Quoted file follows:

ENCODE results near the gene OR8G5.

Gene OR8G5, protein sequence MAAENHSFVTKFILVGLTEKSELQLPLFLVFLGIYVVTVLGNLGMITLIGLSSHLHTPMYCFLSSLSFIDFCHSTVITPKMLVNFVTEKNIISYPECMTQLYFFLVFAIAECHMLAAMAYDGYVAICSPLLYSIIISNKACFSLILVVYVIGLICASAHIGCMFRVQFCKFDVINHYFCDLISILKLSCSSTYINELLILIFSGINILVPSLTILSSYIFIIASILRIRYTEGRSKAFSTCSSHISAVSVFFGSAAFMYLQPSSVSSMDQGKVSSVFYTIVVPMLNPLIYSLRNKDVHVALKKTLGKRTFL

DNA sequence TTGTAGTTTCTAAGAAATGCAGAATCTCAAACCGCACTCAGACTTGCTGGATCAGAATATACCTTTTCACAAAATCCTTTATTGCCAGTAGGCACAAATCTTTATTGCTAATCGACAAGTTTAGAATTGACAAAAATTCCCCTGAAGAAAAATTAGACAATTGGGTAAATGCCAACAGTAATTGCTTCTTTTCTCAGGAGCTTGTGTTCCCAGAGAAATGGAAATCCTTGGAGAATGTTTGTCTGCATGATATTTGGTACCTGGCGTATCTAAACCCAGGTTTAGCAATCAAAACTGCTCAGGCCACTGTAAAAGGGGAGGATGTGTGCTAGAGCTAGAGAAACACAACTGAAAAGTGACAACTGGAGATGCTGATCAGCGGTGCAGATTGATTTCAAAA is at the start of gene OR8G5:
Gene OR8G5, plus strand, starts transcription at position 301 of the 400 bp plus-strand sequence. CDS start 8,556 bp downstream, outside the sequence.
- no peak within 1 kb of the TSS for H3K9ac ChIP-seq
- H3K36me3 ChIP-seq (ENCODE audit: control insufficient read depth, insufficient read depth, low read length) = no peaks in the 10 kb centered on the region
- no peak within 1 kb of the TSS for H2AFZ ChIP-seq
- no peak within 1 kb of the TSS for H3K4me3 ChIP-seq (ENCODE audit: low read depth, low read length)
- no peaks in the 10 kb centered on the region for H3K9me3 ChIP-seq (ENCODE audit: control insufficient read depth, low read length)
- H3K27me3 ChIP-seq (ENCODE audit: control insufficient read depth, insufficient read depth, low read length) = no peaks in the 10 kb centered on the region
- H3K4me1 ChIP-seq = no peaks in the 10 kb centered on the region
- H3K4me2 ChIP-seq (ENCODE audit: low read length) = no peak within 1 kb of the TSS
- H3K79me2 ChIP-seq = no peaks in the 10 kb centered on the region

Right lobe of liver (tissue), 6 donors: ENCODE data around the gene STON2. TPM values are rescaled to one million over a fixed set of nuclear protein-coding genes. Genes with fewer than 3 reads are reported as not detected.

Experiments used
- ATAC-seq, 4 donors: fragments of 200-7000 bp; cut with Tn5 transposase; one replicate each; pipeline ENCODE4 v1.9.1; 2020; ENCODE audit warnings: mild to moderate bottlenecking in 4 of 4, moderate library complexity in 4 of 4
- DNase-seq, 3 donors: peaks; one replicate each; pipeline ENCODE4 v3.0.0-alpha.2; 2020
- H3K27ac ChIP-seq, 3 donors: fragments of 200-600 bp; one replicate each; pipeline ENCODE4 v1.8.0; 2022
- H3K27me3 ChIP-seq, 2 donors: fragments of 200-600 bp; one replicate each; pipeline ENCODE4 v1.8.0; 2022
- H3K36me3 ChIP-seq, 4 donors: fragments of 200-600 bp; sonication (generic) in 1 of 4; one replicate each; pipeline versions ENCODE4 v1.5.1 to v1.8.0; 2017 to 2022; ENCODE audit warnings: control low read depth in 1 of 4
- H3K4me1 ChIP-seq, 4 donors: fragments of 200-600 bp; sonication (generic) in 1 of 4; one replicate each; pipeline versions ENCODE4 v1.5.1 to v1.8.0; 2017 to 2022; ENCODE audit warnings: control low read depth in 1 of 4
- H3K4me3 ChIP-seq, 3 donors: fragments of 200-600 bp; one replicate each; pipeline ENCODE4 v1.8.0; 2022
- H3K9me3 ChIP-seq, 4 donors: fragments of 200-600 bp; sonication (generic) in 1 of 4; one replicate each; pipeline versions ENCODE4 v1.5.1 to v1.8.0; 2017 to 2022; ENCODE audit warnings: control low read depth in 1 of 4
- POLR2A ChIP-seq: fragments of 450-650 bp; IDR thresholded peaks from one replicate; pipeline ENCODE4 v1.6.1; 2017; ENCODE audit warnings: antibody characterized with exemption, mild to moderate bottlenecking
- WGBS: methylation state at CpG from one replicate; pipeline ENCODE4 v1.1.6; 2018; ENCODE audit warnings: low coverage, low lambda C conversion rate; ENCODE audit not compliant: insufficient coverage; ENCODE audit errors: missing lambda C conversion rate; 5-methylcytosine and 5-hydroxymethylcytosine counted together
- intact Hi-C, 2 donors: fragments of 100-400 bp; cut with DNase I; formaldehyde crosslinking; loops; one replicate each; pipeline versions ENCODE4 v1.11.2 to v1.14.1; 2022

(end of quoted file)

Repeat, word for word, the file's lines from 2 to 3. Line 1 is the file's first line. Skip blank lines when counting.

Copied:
Gene OR8G5, protein sequence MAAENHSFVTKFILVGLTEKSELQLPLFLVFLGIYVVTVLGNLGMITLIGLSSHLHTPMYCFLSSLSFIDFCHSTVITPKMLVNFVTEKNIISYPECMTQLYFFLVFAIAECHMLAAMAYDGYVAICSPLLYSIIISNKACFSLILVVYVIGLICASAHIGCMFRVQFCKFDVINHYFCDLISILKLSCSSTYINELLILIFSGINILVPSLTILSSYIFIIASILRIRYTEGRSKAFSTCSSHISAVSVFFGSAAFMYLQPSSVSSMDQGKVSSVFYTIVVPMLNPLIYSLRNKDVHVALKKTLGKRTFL

DNA sequence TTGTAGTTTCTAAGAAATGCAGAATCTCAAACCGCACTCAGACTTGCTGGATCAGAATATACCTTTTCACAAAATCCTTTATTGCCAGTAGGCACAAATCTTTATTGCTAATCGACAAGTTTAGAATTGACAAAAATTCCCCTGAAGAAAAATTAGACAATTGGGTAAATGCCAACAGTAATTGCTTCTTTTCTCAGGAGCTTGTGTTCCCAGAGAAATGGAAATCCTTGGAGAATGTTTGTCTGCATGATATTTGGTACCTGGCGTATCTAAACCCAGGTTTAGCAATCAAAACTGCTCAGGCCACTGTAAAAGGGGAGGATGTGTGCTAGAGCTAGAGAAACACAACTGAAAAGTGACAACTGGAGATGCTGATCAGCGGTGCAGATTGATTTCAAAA is at the start of gene OR8G5: